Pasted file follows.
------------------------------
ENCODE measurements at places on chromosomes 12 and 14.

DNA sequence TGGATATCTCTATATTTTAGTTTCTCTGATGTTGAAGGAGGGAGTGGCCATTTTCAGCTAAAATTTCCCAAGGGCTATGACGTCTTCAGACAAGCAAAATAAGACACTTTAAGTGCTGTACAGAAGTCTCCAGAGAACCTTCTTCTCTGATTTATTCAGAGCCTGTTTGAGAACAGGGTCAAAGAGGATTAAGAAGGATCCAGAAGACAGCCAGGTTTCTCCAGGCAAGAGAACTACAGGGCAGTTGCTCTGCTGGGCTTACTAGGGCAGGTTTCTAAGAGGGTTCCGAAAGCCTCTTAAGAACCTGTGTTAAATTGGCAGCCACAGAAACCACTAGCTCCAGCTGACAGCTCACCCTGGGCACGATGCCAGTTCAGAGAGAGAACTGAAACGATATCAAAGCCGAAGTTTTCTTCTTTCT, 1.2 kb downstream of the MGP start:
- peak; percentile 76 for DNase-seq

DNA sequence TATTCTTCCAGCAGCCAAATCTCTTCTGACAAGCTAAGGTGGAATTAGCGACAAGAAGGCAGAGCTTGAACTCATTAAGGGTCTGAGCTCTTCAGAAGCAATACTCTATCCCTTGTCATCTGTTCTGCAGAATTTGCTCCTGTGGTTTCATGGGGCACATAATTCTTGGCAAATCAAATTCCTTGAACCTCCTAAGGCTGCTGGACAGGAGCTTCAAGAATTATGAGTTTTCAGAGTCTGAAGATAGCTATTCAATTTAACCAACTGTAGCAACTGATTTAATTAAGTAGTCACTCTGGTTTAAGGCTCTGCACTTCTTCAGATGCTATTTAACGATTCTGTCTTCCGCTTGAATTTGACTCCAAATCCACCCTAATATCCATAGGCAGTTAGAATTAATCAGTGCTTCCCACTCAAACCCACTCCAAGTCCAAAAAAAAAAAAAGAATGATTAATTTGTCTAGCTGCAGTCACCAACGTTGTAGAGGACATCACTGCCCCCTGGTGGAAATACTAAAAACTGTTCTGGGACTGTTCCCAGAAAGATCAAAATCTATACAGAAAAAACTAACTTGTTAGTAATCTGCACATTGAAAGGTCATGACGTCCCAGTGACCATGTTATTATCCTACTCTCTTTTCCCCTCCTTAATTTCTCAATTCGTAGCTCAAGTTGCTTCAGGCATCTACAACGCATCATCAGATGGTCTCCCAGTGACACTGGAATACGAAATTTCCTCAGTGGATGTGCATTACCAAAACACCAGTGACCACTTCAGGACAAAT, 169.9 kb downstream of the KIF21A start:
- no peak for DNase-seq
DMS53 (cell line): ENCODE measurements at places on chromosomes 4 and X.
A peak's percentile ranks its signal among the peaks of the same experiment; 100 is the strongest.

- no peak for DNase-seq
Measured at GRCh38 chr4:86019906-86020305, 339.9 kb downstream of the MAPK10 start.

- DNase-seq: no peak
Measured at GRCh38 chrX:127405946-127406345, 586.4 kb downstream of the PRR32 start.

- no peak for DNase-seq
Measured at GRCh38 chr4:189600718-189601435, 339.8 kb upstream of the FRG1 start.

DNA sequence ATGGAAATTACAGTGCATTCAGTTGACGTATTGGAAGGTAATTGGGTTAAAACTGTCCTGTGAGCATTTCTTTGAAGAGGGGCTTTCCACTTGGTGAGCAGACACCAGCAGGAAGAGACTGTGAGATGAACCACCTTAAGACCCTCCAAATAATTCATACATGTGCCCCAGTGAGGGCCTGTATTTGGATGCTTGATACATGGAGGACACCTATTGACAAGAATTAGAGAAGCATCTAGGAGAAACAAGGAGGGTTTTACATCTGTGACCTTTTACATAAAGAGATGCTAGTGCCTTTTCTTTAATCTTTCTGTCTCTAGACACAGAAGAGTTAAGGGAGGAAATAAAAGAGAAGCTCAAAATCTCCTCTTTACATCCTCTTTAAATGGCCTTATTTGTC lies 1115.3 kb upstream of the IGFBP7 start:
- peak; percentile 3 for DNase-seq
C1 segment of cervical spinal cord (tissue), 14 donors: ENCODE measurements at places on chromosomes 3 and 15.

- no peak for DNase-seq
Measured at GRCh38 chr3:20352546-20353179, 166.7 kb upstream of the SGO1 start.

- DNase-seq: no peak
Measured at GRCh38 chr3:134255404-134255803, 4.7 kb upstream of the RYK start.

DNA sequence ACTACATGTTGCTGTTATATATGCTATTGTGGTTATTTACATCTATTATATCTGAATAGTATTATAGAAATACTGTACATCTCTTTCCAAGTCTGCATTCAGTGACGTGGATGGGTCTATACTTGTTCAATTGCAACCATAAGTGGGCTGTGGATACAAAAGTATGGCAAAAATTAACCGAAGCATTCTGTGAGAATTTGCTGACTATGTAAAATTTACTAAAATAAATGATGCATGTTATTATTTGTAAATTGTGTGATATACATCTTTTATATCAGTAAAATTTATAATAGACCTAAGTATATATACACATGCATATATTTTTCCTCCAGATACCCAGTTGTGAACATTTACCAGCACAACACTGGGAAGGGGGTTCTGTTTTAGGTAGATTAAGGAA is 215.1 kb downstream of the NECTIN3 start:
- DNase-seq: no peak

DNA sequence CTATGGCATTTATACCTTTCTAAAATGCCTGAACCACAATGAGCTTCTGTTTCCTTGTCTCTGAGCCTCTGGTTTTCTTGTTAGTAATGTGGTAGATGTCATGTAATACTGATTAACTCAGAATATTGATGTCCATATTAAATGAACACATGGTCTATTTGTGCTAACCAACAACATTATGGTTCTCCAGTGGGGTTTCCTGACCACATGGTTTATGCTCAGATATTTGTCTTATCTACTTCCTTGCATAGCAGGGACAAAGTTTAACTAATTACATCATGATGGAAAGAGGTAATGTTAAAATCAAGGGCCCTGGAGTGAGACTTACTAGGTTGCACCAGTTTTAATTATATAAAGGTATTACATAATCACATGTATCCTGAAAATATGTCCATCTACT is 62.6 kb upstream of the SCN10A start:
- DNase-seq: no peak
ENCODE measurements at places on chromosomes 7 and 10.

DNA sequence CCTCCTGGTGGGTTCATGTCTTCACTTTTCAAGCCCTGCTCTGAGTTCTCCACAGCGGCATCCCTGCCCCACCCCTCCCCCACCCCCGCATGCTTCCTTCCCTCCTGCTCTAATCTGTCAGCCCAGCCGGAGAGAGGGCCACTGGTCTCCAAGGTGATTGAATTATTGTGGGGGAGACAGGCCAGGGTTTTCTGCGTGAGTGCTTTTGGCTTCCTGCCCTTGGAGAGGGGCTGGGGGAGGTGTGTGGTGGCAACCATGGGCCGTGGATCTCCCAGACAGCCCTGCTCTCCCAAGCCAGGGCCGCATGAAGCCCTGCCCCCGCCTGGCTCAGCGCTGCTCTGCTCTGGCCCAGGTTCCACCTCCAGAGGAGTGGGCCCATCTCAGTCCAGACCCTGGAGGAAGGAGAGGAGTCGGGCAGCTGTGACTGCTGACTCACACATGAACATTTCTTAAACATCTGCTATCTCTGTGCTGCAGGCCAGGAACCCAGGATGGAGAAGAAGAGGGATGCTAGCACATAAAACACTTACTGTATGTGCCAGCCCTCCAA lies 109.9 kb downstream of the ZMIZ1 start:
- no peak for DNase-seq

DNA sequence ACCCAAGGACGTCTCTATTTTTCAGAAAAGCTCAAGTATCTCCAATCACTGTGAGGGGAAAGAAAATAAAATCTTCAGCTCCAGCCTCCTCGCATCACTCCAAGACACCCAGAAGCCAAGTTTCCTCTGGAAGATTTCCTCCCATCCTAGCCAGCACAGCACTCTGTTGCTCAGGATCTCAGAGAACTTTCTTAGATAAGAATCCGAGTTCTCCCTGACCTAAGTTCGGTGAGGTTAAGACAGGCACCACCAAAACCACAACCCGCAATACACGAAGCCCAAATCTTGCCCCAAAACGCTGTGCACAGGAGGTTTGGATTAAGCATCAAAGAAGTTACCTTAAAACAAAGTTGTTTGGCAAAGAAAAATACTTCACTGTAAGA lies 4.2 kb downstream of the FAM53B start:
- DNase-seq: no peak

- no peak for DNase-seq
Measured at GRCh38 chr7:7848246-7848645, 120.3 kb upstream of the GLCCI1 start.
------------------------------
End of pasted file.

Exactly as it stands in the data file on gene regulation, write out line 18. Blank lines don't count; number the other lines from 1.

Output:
Measured at GRCh38 chr3:20352546-20353179, 166.7 kb upstream of the SGO1 start.